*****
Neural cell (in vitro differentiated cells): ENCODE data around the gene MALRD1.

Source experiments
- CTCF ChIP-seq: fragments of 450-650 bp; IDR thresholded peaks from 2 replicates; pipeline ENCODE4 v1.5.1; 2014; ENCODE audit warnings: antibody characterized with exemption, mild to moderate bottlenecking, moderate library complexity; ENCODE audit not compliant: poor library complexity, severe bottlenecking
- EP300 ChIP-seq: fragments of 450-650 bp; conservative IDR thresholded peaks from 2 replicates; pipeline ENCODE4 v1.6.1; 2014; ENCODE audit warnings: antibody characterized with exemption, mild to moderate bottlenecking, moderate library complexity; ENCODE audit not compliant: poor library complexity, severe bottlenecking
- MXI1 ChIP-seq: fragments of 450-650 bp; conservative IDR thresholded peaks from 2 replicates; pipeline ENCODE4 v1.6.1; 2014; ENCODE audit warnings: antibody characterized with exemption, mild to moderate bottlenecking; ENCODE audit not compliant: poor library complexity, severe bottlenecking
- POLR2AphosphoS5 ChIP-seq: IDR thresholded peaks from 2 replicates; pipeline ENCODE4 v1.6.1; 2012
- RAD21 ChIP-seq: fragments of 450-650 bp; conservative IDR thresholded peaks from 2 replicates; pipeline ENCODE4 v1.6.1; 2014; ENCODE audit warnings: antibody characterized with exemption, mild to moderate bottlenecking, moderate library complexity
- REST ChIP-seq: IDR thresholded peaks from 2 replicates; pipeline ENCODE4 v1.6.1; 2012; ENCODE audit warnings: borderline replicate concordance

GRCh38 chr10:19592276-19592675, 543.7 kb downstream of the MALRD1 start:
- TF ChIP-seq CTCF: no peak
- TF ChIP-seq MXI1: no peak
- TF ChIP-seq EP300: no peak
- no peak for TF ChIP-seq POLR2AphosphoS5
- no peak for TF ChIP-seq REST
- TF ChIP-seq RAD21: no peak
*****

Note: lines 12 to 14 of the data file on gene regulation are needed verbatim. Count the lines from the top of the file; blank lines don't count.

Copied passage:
- TF ChIP-seq EP300: no peak
- no peak for TF ChIP-seq POLR2AphosphoS5
- no peak for TF ChIP-seq REST